Utilitarianism is a theory in normative ethics holding that the proper course of action is the one that maximizes utility, usually defined as maximizing happiness and reducing suffering. Classic utilitarianism’s two most influential contributors are Jeremy Bentham and John Stuart Mill. John Stuart Mill in his book Utilitarianism, stated, “In the golden rule of Jesus of Nazareth, we read the complete spirit of the ethics of utility. To do as one would be done by, and to love one’s neighbour as oneself, constitute the ideal perfection of utilitarian morality.” According to Bentham and Mill, utilitarianism is hedonistic only when the result of an action has no decidedly negative impact on others. It is now generally taken to be a form of consequentialism, although when Anscombe first introduced that term it was to distinguish between “old-fashioned utilitarianism” and consequentialism.[2] In utilitarianism, the moral worth of an action is determined only by its resulting outcome, although there is debate over how much consideration should be given to actual consequences, foreseen consequences and intended consequences. In A Fragment on Government, Bentham says, “it is the greatest happiness of the greatest number that is the measure of right and wrong” and describes this as a fundamental axiom. In An Introduction to the Principles of Morals and Legislation, he talks of “the principle of utility” but later prefers “the greatest happiness principle.

For example, in a situation involving the distribution manager of a supermarket chain sending lower-quality cuts of meat and vegetables to lower-profitability stores in disadvantaged neighbourhoods, one can see how this approach might be defended.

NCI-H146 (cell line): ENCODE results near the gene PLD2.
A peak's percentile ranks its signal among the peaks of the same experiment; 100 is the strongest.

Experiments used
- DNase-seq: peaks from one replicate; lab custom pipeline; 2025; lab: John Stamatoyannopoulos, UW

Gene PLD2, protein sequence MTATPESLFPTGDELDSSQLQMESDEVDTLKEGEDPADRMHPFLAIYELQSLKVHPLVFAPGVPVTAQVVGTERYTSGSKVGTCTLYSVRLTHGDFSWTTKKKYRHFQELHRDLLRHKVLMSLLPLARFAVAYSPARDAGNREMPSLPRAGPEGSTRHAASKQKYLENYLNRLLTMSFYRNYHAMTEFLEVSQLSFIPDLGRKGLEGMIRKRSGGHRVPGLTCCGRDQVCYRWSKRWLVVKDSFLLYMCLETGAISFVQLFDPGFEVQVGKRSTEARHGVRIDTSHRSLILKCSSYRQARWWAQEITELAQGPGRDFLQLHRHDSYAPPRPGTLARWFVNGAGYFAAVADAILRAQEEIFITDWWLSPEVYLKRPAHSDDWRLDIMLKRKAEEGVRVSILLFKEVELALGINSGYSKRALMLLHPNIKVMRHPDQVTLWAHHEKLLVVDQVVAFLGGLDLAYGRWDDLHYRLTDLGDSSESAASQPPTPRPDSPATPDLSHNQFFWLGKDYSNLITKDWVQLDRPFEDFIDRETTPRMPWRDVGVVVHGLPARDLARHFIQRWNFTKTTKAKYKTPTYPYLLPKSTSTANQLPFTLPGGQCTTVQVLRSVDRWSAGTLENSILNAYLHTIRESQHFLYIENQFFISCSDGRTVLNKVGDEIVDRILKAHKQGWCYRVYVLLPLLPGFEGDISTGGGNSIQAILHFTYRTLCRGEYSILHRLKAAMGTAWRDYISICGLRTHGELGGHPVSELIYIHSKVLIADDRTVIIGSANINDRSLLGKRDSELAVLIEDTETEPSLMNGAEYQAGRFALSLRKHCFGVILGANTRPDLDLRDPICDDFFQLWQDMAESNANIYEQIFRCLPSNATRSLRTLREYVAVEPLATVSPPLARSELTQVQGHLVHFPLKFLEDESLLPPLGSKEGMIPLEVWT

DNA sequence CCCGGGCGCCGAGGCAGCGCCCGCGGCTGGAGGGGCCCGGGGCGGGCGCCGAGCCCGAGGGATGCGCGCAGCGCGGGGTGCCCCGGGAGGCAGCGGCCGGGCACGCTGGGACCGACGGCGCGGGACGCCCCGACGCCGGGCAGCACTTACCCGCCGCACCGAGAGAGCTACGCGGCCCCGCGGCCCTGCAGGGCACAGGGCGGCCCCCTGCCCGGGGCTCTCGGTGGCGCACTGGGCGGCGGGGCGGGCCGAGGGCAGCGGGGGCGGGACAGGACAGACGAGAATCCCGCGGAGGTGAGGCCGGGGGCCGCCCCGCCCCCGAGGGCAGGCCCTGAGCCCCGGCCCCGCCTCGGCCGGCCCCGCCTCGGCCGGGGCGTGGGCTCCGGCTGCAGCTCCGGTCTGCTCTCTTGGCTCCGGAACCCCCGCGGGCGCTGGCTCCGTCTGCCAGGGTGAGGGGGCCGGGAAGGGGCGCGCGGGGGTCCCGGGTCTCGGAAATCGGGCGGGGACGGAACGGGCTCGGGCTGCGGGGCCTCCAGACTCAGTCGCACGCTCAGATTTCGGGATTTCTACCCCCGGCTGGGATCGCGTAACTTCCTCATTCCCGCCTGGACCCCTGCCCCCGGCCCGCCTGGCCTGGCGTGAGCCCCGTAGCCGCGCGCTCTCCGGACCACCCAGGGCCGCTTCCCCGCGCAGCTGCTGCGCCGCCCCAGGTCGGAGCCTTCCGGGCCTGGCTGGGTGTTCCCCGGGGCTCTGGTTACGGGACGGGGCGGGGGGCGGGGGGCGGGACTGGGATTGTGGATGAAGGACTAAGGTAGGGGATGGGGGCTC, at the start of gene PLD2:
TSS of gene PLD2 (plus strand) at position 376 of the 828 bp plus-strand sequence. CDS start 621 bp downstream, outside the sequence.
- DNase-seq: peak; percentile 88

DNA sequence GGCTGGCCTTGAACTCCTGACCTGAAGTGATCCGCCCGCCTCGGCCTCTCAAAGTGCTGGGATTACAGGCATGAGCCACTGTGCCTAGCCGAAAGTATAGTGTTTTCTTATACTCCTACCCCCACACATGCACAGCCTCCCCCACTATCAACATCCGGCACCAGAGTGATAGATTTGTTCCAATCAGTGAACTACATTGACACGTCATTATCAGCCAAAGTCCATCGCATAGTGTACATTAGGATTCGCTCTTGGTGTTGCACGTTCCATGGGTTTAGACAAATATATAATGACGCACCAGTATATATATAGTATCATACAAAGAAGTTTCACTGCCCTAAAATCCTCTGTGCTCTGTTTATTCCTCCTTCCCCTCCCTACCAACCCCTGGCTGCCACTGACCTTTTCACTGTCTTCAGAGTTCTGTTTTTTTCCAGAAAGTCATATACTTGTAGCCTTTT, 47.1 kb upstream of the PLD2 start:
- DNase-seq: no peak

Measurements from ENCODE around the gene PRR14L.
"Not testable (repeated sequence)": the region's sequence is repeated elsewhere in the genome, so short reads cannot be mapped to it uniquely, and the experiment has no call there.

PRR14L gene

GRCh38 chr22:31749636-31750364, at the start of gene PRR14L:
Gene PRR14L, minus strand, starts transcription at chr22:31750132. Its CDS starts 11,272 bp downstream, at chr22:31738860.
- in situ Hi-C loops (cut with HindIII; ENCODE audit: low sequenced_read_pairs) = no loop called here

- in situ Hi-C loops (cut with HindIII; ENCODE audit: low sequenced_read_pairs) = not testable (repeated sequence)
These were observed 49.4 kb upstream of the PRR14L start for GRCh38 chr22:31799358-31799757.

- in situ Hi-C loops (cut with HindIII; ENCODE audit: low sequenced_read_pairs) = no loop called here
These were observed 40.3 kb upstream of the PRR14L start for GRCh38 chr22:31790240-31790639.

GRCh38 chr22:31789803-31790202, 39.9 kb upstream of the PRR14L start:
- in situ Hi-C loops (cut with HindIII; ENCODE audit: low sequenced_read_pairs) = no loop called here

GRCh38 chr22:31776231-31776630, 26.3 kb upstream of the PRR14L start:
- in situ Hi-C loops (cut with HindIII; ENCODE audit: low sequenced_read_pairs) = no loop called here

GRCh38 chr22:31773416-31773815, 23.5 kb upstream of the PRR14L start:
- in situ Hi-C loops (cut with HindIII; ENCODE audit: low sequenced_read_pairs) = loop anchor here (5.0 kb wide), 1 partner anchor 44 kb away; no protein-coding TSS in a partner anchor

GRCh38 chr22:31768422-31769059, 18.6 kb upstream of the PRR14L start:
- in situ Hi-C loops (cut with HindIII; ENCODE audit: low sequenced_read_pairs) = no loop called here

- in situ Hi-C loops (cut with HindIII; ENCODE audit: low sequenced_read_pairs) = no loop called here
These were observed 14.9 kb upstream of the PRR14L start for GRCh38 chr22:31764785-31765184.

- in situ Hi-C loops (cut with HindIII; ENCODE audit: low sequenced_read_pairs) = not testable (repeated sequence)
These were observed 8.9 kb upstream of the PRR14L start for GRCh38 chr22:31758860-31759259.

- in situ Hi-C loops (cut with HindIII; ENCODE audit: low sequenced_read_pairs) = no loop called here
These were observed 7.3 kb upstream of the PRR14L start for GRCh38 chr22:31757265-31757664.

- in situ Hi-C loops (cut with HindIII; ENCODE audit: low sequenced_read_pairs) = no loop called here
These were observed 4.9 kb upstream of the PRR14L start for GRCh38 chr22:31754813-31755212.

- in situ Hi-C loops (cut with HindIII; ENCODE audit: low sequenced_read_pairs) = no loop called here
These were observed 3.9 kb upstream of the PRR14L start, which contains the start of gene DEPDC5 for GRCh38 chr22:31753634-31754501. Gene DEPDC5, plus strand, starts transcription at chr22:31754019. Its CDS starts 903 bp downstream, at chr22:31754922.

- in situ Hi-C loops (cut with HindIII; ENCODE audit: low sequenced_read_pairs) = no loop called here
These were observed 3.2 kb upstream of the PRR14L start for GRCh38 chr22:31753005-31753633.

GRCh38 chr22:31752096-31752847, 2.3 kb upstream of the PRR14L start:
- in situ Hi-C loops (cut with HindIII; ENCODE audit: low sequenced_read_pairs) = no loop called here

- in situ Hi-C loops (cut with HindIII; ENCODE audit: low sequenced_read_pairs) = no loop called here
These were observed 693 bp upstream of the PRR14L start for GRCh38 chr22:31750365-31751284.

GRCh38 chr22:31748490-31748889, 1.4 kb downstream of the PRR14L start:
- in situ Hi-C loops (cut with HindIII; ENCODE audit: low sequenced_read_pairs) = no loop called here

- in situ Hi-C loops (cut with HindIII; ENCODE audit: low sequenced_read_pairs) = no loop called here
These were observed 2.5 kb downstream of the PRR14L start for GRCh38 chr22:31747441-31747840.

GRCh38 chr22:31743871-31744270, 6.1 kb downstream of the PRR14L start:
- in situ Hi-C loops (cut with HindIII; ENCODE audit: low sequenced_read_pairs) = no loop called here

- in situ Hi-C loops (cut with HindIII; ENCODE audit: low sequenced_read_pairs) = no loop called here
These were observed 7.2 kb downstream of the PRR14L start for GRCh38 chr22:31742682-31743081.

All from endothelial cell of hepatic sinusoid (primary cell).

The manager rationalizes that as long as the meats and vegetables are above some minimally acceptable quality level, it is in the best financial interest of the supermarket chain to take whatever action it can to enhance overall operations.

With respect to shops located in the least affluent areas of the city, economic advantage is maximized by systematically discriminating against these less profitable stores. Alternatively, management may also calculate (quite reasonably) that the marginal value of the inner-city store can be maintained only by offsetting the impact of higher insurance and security costs and lower sales volume per square foot with other cost-cutting measures.

This reasoning may also be combined with recognising the need to provide higher quality to customers in more affluent areas that may also present the greatest threat from competitors. When compared with the alternative of closing an otherwise unprofitable store (with the ‘external’ costs of unemployment and less service to that neighbourhood), the current practice may be the most ethical in a utilitarian sense.
Drawback of Blast fishing technique:

Researchers believe that destructive fishing practices like blast fishing are one of the biggest threats to the coral reef ecosystems. Blown up coral reefs are no more than rubble fields. The long-term impact associated with blast fishing is that there is no natural recovery of the reefs. Coral reefs are less likely to recover from constant disturbance such as blast fishing than from small disturbance that does not change the physical environment. Blast fishing destroys the calcium carbonate coral skeletons and is one of the continual disruptions of coral reefs.In the Indo-Pacific, the practice of blast fishing is a main cause of coral reef degradation. As a result, weakened rubble fields are formed and fish habitat is reduced.

The damaged coral reefs from blast fishing lead to instant declines in fish species wealth and quantity. Explosives used in blast fishing not only kill fish but also destroy coral skeletons, creating unbalanced coral rubble. The elimination of the fish also eliminates the resilience of the coral reefs to climate change, further hindering their recovery. Single blasts cause reefs to recover over 5–10 years, while widespread blasting, as often practiced, transforms these biodiverse ecosystems into continuous unstable rubble.